The isolation from the international and, in particular, the European standardization system would not only result in major disadvantages for economic actors. The damage especially for exporting enterprises and, as a result, for growth and employment in Austria would be enormous due to the elimination of possibilities to have an influence and to participate in decision-making. Decisions would increasingly be taken outside of Austria.
The neutral, lean and largely self-financing Austrian standardization system is to come under the control of state commissioners. How should that improve anything for the economy?
The draft violates the federal constitution of Austria in several respects: violation of the rule of law, private autonomy, freedoms of association, opinion, science and to practise a trade as well as the principle of objectivity (prohibition of arbitrary action).
2. Comments by DIN, ISO and CEN
The European Committee for Standardization (CEN), the International Organization for Standardization (ISO) and the German Institute for Standardization (DIN) submitted comments within the framework of the consultation procedure. They are made available on the website of the Austrian Parliament.
Comments submitted by:
DIN - German Institute for Standardization (PDF, 123 kB) ISO - International Organization for Standardization (PDF, 264 kB) CEN - European Committee for Standardization (PDF, 2,6 MB)
The adoption of the draft would have the following consequences:
DIN: No German-language versions of standards supplied to Austria from 1.1.2016 on (DIN translates all European standards into German) ISO: End of membership CEN: End of membership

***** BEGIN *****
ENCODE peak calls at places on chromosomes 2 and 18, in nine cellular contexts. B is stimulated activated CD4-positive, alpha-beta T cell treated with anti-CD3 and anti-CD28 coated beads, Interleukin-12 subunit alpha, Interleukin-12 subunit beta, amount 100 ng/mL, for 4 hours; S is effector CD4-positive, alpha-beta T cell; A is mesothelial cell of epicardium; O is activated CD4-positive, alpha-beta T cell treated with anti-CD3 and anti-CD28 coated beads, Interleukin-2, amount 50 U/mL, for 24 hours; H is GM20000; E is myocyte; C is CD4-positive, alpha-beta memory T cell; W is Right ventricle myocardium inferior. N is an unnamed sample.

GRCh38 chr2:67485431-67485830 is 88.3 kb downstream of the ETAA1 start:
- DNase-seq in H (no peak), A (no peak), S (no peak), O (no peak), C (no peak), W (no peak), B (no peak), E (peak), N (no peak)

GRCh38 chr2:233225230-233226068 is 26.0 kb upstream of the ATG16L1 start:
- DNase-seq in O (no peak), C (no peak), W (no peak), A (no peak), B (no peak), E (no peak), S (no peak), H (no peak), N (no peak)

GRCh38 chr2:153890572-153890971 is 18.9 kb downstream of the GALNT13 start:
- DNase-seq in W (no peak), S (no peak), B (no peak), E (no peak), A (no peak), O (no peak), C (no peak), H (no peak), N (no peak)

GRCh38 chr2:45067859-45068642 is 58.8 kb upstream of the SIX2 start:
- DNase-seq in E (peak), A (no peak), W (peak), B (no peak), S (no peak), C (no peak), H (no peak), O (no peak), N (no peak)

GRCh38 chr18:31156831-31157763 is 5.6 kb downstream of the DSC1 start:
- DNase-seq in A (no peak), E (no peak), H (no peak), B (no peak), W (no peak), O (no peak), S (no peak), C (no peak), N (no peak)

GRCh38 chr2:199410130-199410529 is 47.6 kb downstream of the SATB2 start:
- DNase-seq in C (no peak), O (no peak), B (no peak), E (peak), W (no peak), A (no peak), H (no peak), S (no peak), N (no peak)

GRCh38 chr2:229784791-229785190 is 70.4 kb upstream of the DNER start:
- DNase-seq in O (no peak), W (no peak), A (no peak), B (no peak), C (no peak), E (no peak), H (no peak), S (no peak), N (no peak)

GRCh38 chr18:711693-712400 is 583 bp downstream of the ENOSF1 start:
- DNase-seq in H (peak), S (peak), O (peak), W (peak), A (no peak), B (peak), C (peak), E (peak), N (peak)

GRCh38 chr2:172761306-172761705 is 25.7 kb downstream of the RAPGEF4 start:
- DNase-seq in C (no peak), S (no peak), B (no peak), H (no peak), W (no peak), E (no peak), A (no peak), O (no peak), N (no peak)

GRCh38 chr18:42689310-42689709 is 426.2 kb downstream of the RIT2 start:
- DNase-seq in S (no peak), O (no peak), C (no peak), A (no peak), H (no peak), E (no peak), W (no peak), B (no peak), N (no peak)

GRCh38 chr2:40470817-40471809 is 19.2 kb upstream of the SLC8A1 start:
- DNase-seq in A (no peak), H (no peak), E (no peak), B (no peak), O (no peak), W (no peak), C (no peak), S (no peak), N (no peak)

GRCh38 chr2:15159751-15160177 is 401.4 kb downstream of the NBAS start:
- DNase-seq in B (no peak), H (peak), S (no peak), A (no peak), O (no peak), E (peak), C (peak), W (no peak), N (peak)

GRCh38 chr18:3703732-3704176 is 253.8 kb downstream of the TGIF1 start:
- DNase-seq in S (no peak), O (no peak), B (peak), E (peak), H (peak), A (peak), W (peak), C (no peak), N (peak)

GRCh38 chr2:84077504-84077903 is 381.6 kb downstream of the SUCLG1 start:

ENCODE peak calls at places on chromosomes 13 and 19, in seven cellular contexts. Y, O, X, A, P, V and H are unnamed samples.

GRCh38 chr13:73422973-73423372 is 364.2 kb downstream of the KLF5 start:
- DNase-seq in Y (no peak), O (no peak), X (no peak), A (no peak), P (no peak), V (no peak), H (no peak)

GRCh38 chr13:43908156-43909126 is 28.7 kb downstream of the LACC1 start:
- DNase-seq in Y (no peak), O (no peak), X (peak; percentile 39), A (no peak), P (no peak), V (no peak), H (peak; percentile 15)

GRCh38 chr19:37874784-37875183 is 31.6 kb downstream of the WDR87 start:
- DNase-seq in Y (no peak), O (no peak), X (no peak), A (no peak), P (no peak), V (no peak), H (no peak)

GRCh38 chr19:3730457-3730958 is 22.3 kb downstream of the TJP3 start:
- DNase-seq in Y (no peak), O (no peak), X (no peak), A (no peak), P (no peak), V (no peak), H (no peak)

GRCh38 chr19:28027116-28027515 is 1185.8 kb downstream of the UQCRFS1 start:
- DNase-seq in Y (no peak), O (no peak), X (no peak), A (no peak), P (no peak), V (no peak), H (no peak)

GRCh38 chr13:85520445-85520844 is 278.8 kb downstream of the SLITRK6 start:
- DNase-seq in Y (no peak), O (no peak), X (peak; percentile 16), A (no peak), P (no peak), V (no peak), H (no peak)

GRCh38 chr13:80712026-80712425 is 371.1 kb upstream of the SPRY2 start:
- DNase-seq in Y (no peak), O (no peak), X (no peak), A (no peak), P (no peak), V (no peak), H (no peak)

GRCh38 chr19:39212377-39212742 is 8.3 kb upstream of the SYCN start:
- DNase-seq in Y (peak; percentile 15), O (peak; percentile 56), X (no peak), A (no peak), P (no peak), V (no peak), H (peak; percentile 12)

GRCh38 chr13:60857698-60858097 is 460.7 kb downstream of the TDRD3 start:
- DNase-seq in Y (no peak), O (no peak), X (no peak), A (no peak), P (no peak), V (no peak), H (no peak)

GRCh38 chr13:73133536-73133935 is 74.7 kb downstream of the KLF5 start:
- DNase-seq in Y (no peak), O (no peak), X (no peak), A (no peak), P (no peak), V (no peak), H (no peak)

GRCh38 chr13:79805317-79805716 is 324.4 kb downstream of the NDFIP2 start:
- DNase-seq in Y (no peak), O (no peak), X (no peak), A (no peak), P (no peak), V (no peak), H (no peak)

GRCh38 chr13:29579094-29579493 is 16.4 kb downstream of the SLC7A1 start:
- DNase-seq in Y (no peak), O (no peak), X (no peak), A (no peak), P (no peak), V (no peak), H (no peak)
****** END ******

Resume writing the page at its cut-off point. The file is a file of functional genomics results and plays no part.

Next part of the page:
CEN criticizes the intervention into association law: The appointment of a member of the managing body by the Ministry would not be in line with the requirement of independence described in Regulation (EU) No. 1025/2012.
CEN fundamentally criticizes the plan to publish standards by taking them over in legal acts or to make it possible to not allow revisions.
DIN, CEO Bahke: "For this reason we see no option but to discontinue the delivery of German-language versions of EN to ASI on 01.01.2016 if the draft Act should actually become effective on 01.01.2016."
ISO, General Secretary Kevin McKinley: "Making ISO standards available for free in Austria, including through national adoptions of ISO standards, would violate ASI’s membership obligation to ISO… Such violation of the above obligation by ASI could lead ultimately to the suspension of ASI’s membership in ISO. The consequence being that ASI would no longer participate in the ISO standards development process, nor be allowed to use ISO standards for national adoption, reproduction or distribution. This could impact on Austria’s ability to comply with provisions of the WTO Technical Barriers to Trade (TBT) Agreement."